Of debt and defaults: How India Inc. can get through tough times?

While there is no royal route to solving a debt issue, here are seven ideas that can help a company to sail through the debt crisis

Aug 16, 2019 10:08 IST India Infoline News Service

Debt
Rising NPAs was always a problem but the problem of outright defaults came to the fore only from mid-2018 onwards. The default cycle was triggered by IL&FS when it started to default on its commercial paper because most of its short term borrowings were locked in long term infrastructure assets. Over the last one year we have seen repeated defaults from companies like Dewan Housing, Jet Airways, and Cox & Kings among others. How can India Inc handle these tough times. Here is a 7 point program.
 
Seven Point program for India Inc to handle debt and defaults

While there is no royal route to solving a debt issue, here are seven ideas that can help a company to sail through the debt crisis.
  1. Conserving liquidity is the first step. Most defaults happen due to a maturity mismatch and that is where it all begins. Negotiate with suppliers for longer credit periods and with clients for shorter payment cycles. Matching these two can go a long way in addressing many a default possibility. The idea here is to use cycle matching to the extent possible so that the liquidity situation does not worsen any further.
  2. Every crisis is an opportunity; especially if it is debt. This is something a lot of companies tend to ignore but some of the strongest stories have emerged out of a debt crisis. Companies like DLF are a classic case in point where the company used the crisis as an opportunity to rapidly deleverage.
  3. Restructure business lines and exit low ROI businesses. This is something most companies do more out of desperation. Actually, they should be doing this as part of a clear strategy. The normal approach is to take a hurdle rate of IRR for the organization as a whole and exit any business line that is not meeting that criterion of IRR. That will automatically weed out low ROI businesses and capital is reallocated profitably.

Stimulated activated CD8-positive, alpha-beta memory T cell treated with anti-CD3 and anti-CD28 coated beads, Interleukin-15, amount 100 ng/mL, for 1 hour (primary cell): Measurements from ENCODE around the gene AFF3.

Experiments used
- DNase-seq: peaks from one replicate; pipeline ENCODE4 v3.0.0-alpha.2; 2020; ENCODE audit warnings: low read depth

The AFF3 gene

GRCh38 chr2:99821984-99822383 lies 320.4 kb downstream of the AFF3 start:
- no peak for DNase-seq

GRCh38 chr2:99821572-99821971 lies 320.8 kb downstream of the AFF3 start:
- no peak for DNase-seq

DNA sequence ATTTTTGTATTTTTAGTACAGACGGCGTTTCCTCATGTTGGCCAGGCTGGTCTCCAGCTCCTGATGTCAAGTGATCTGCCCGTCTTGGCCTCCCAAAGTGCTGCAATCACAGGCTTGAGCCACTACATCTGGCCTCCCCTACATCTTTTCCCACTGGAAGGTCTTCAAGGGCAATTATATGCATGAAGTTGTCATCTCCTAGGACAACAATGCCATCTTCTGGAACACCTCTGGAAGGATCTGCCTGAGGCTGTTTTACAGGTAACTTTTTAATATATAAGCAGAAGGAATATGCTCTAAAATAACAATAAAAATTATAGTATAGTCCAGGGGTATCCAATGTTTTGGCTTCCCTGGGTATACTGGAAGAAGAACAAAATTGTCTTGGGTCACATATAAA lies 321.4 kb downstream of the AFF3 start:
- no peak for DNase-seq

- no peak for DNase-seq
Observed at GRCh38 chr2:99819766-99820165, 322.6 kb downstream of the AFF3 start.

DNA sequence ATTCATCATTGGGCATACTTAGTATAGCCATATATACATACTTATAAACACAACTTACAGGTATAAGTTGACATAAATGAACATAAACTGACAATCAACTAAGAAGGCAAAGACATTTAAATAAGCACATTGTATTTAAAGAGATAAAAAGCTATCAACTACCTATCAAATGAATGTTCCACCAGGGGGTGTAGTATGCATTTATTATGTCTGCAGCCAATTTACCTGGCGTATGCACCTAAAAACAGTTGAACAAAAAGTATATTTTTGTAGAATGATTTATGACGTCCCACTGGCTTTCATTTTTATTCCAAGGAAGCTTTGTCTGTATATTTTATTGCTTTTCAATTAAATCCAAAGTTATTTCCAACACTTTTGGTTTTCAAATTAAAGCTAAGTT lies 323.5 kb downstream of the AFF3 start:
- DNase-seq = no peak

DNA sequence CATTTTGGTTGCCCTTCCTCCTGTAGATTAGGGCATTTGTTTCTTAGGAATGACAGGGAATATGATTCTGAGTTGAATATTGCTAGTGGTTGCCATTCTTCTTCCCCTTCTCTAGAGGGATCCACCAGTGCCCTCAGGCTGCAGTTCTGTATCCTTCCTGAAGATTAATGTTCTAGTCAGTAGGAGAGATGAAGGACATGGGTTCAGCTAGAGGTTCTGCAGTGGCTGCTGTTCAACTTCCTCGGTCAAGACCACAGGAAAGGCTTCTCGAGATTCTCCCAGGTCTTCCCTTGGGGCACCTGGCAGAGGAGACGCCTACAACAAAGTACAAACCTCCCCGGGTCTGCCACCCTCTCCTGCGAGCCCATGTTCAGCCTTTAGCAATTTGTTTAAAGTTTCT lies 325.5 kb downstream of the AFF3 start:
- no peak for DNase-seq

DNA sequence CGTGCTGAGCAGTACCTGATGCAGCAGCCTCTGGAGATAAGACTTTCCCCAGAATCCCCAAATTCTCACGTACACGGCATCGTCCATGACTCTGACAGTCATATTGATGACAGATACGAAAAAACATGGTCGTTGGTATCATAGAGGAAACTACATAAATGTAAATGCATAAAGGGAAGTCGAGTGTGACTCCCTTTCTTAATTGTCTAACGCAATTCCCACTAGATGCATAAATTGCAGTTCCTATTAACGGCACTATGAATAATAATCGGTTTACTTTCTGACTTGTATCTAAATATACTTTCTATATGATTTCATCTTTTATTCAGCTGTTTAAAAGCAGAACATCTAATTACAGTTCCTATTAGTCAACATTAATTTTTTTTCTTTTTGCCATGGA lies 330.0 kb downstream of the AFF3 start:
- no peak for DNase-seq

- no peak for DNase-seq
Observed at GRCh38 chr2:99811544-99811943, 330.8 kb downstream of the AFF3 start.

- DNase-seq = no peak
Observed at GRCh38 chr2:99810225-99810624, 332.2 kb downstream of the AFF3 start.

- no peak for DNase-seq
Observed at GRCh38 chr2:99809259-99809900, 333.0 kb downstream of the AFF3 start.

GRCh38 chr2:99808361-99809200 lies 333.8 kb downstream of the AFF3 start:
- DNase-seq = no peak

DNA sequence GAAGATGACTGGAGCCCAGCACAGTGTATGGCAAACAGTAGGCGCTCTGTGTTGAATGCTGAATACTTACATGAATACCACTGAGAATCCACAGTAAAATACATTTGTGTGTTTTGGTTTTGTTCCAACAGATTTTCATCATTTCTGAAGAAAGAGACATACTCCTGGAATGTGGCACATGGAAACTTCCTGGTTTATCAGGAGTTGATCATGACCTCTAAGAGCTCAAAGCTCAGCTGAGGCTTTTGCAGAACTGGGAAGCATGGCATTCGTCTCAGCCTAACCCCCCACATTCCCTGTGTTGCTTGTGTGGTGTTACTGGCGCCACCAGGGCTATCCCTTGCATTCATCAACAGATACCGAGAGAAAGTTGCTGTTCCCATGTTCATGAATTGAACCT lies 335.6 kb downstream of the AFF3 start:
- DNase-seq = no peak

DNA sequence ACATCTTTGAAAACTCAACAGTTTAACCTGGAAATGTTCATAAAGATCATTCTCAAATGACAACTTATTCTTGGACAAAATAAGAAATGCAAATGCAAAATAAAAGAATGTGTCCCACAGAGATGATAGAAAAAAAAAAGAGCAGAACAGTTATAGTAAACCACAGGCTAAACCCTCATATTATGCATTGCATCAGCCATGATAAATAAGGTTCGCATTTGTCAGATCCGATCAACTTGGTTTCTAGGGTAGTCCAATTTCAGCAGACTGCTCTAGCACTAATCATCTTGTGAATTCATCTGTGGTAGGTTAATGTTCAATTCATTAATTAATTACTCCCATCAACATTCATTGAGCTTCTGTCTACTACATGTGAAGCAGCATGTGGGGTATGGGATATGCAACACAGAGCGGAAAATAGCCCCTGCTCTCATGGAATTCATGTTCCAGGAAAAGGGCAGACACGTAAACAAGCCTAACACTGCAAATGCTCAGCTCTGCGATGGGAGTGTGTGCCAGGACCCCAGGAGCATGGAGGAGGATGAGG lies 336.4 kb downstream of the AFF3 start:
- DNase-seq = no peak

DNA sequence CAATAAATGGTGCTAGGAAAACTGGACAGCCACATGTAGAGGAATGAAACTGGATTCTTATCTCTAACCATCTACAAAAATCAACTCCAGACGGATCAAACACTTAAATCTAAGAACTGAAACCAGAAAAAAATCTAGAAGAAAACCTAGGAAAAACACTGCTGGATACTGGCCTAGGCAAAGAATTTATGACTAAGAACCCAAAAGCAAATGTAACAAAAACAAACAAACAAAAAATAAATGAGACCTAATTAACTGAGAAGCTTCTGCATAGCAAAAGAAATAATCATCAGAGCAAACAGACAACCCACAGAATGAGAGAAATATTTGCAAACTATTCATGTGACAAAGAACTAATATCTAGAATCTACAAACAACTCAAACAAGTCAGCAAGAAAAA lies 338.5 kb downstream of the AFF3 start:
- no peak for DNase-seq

4. Take the SOTP approach and look to leverage hidden assets. Most Indian companies have hidden assets which are still recorded at book value but the market value may be much higher. Air India, MTNL and VSNL (before being taken over by Tata Communications) had huge parcels of real estate which can be effectively leveraged through smart structures. These structures can be useful to hive off these assets into a separate company and either sell them piecemeal or sell a stake in the SPV.
  5. Approach banks with a credible debt restructuring plan. This is something companies are already doing and must do at an early stage. Once the debt servicing concerns go beyond a point then the only option is either an NCLT process or a blanket sale to another buyer. The moment companies sense the first signs of financial trouble, it makes sense to sit with your bankers and work out a restructured deal.
  6. Look to sell stake in subsidiaries to monetize assets. This is slightly different from monetizing hidden assets because here you have a stake in a group company which you are looking to encash. Bharti Airtel leveraging on its stake in Bharti Infratel is a classic case in point or even Bharti monetizing its stake in Airtel Africa is a good example. Essar did a similar deal with its Orange stake in 2007. Reliance ADAG group actually managed to reduce its burden via its stake in Reliance AMC.
  7. When in doubt disclose; it helps solve a lot of problems. This was something Mr. Narayanamurthy made a driving philosophy of Infosys over the years. Of course, Infosys was always a debt-free company but the idea here is to ensure that any problems are disclosed early so that the reaction is not like in the case of Dewan Housing or IL&FS.
Debt is part of any corporate balance sheet. It is how you manage this debt in a crisis that actually separates the wheat from the chaff.

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